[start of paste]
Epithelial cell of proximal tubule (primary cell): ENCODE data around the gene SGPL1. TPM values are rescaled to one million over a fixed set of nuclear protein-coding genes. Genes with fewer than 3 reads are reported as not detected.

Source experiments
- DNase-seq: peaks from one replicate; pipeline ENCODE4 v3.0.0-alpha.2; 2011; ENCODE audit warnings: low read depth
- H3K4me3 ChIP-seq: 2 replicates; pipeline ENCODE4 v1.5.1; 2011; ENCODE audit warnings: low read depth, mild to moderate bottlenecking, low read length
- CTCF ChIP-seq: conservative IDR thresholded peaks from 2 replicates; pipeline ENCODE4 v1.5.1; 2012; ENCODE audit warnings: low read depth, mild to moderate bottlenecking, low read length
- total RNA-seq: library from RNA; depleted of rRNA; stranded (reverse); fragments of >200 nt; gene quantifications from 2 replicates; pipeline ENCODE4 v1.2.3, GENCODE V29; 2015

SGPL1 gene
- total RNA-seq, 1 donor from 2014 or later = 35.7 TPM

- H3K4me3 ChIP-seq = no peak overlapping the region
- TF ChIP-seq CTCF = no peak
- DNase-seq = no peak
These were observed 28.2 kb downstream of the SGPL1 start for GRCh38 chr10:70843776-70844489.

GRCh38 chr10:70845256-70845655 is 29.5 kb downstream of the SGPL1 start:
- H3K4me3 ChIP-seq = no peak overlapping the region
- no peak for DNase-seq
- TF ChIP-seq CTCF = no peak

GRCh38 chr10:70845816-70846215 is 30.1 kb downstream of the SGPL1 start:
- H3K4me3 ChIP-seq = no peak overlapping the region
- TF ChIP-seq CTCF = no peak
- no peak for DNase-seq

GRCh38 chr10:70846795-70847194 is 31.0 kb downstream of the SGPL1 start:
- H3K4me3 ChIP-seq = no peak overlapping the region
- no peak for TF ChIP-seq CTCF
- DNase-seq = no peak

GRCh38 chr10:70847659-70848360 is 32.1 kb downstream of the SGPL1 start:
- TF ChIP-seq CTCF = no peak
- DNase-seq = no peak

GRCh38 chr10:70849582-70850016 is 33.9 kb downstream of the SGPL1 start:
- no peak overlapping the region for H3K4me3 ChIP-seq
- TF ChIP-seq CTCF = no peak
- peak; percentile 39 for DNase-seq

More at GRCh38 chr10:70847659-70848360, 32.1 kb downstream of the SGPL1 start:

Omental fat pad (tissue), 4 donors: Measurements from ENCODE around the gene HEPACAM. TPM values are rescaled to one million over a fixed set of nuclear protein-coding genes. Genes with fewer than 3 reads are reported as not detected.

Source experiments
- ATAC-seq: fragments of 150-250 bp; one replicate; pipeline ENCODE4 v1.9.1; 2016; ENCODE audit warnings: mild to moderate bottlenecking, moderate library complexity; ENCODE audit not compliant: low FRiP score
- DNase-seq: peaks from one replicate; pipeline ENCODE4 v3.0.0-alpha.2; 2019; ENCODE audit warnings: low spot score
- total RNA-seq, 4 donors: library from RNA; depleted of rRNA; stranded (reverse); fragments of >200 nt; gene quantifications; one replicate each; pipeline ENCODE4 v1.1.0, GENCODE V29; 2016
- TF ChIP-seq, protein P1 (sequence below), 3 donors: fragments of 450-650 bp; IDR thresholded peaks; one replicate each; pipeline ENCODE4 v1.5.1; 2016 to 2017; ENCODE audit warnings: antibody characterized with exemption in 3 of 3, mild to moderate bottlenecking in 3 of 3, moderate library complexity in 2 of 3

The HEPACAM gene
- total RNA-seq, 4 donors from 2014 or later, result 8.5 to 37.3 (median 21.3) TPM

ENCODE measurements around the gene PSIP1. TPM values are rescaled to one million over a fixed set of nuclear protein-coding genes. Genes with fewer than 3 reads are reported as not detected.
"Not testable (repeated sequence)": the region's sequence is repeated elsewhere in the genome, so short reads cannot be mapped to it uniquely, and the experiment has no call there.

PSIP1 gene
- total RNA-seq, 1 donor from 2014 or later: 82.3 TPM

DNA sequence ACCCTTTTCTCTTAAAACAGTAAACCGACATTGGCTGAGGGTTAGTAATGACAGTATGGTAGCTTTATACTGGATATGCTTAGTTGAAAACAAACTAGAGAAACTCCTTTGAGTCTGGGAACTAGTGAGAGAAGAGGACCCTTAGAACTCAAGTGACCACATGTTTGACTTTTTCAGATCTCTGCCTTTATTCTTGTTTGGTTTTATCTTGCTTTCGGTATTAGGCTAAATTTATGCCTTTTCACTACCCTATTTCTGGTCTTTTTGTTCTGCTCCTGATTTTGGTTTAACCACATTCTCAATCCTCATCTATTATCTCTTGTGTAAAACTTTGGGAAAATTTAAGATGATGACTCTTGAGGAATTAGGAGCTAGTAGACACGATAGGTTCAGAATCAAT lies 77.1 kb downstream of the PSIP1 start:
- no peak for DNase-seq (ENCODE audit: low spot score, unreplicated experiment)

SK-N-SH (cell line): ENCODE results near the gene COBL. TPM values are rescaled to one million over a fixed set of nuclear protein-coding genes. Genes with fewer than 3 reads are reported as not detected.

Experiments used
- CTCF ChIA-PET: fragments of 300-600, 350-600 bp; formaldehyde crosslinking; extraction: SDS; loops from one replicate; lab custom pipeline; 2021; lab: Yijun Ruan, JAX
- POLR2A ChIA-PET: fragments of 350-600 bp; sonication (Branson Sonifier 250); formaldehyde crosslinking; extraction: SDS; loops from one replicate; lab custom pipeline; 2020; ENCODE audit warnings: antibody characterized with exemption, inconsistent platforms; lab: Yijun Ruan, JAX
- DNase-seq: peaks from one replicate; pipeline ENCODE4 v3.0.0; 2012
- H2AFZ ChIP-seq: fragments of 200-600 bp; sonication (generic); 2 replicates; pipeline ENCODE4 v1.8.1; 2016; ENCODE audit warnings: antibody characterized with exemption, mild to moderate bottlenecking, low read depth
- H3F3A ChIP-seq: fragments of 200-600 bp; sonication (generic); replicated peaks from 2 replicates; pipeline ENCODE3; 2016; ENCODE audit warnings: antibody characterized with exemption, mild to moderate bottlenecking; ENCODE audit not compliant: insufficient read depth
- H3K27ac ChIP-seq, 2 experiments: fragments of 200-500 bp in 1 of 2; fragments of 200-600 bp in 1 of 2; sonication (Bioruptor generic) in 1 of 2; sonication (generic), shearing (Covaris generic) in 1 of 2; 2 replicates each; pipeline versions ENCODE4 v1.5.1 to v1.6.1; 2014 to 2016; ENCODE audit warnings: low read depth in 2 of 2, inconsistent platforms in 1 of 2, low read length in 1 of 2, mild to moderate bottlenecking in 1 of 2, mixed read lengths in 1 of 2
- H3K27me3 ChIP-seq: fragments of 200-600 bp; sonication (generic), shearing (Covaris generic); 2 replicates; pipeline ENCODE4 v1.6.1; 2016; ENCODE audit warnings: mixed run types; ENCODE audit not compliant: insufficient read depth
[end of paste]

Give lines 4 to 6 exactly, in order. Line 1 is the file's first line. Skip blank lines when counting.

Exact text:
- H3K4me3 ChIP-seq: 2 replicates; pipeline ENCODE4 v1.5.1; 2011; ENCODE audit warnings: low read depth, mild to moderate bottlenecking, low read length
- CTCF ChIP-seq: conservative IDR thresholded peaks from 2 replicates; pipeline ENCODE4 v1.5.1; 2012; ENCODE audit warnings: low read depth, mild to moderate bottlenecking, low read length
- total RNA-seq: library from RNA; depleted of rRNA; stranded (reverse); fragments of >200 nt; gene quantifications from 2 replicates; pipeline ENCODE4 v1.2.3, GENCODE V29; 2015